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Walk to Make Cystic Fibrosis History returns to Vancouver Island following hiatus

The walk, raising over $40 million in 17 years, this year focuses on child access to drug Trikafta
2018’s Walk to End Cystic Fibrosis. (Black Press Media file photo)

Cystic Fibrosis Canada is calling upon the community of survivors and supporters in Victoria to participate in their Walk to Make Cystic Fibrosis History on May 29.

The walk will return to Esquimalt Gorge Park, Port Alberni and Campbell River for the first time in two years. Participants can also register to participate in the walk virtually from over 70 locations in Canada, using hashtags #FurtherTogether or #FurtherForCF to celebrate their achievement online.

The Walk to Make Cystic Fibrosis History has been a feature of Cystic Fibrosis Awareness Month (May) for 17 years and is Canada’s largest national fundraising event, according to a release from Cystic Fibrosis Canada. Since 2005, the walk has raised over $40 million in support of cystic fibrosis initiatives.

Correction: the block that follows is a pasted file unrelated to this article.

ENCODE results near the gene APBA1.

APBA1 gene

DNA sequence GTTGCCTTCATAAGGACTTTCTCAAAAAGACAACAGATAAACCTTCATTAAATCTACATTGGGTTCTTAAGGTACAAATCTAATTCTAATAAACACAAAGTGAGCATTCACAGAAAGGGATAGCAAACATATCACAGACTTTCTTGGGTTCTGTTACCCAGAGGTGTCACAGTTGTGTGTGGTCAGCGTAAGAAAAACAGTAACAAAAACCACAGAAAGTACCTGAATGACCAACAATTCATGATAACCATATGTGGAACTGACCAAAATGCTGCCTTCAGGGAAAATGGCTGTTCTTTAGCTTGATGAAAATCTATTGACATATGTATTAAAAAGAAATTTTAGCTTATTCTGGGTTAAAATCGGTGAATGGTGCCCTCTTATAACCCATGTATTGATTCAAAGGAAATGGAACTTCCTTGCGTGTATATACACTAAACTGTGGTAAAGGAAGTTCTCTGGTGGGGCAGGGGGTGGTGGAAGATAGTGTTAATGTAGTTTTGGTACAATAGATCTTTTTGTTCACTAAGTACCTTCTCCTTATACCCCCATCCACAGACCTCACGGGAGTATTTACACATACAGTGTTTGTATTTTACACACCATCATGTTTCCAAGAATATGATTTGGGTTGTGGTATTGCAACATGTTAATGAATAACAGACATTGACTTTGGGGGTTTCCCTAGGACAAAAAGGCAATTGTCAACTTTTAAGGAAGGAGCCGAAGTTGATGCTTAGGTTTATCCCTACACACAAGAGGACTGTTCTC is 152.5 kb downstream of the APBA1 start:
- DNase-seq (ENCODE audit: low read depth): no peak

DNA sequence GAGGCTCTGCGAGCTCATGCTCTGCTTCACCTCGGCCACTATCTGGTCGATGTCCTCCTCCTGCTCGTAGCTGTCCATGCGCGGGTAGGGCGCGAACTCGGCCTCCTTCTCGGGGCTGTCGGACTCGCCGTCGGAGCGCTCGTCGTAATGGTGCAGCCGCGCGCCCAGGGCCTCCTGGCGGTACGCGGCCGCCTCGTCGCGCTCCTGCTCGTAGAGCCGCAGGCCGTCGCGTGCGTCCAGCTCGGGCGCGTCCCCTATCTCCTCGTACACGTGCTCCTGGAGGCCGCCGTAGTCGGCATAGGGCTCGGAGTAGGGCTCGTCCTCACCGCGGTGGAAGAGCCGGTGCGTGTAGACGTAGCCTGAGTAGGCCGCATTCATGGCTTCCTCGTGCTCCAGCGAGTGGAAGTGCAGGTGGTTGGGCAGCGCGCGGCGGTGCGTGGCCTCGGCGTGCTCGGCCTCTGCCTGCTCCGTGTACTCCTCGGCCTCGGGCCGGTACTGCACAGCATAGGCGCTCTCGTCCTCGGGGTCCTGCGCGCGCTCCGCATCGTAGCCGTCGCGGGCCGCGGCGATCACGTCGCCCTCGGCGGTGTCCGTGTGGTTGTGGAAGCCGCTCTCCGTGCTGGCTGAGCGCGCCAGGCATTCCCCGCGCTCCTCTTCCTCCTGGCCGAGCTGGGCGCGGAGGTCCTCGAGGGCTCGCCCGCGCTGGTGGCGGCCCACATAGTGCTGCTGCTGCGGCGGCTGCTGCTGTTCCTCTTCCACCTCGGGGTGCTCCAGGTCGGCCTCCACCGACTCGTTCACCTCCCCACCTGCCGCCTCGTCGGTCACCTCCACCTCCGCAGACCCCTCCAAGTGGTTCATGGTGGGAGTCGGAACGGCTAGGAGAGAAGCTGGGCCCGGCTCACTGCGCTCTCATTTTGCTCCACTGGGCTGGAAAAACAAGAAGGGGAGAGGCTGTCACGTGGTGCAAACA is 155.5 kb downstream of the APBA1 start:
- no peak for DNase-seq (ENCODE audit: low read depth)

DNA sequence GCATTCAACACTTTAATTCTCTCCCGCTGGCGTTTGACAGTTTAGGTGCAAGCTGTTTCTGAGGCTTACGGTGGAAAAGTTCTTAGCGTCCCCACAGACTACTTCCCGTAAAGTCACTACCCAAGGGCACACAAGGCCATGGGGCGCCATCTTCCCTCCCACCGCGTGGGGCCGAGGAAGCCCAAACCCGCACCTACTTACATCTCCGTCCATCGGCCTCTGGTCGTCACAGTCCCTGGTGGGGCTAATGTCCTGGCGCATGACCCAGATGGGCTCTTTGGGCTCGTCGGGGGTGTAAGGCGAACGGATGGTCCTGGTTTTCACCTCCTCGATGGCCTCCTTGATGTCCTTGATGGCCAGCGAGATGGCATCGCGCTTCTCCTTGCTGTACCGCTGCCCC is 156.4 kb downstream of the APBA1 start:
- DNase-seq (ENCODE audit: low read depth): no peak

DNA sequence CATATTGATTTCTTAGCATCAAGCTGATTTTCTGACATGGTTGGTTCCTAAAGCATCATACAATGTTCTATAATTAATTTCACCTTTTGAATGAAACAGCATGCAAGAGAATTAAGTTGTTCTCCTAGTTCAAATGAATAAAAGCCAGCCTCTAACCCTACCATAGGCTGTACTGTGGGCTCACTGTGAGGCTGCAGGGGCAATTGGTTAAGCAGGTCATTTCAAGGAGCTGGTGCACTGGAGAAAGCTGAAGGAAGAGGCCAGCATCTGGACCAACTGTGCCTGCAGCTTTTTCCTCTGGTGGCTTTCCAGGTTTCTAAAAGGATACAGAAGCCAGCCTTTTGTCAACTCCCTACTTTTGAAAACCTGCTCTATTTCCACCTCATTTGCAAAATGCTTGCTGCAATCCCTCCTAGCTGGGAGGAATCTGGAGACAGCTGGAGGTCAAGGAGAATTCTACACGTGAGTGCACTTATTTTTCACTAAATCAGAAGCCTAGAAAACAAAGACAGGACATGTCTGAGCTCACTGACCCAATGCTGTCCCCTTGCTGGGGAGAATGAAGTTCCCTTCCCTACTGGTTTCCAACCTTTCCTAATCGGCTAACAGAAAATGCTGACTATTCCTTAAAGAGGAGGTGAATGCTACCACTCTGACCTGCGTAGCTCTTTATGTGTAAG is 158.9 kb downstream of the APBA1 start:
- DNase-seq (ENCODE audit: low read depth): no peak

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“We are thrilled to be back in person for the walk this year,” said Carly Schur, chief development officer for Cystic Fibrosis Canada. “We have missed the buzz of walk day: the smiling faces, families, flags and banners. This community has gone above and beyond to support the virtual walk for the last two years. We now look forward to seeing the power of the CF community unite in person on May 29 to raise funds to support Canadian cystic fibrosis research, advocacy, care and information and support.”

This year, the charity event will pay special attention to access to the life-changing CF drug, Trikafta, for use by those ages 6 to 11. Last year, Cystic Fibrosis Canada advocated for access to the drug for Canadians 12 and older. In less than six months after draft recommendations from drug review bodies, every Canadian province and territory committed to funding Trikafta, according to the news release.

“Cystic Fibrosis Canada will also launch a new research strategy with a focus on funding research projects that benefit patients sooner rather than later, particularly for people who currently have limited treatment options,” they said.

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